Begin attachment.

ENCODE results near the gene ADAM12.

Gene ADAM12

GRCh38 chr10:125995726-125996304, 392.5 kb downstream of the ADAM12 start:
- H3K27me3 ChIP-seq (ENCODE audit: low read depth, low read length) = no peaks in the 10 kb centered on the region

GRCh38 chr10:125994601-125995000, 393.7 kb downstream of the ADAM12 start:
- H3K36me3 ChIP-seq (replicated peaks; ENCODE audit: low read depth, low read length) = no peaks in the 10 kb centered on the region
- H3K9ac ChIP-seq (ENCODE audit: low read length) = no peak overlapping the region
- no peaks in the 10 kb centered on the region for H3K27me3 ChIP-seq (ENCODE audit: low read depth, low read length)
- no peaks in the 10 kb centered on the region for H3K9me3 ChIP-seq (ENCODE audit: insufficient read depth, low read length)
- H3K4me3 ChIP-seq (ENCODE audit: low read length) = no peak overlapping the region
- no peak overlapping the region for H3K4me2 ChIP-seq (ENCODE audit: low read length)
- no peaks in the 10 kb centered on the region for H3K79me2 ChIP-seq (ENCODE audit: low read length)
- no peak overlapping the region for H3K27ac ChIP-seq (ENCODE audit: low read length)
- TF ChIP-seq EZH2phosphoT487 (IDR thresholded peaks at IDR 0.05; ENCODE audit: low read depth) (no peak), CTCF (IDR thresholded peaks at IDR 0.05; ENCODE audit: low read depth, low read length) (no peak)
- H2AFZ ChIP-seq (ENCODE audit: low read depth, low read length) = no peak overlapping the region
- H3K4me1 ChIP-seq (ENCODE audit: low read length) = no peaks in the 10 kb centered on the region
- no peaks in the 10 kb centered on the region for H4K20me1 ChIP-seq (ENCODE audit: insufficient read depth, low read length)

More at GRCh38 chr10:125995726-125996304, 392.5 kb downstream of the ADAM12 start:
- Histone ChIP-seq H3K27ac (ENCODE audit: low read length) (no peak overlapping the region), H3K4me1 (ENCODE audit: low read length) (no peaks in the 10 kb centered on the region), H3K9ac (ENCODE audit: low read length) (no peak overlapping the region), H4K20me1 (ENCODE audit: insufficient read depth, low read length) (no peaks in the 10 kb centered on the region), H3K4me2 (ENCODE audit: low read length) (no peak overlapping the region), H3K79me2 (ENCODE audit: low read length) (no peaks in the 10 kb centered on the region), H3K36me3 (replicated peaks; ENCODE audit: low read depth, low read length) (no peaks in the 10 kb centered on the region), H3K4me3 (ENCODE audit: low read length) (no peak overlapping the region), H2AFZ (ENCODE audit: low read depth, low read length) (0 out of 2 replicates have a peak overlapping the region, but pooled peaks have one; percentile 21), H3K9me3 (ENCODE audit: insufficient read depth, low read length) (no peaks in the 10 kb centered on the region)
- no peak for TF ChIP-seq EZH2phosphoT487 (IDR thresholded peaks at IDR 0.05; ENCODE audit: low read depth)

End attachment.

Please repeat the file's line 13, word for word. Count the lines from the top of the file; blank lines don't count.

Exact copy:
- no peak overlapping the region for H3K27ac ChIP-seq (ENCODE audit: low read length)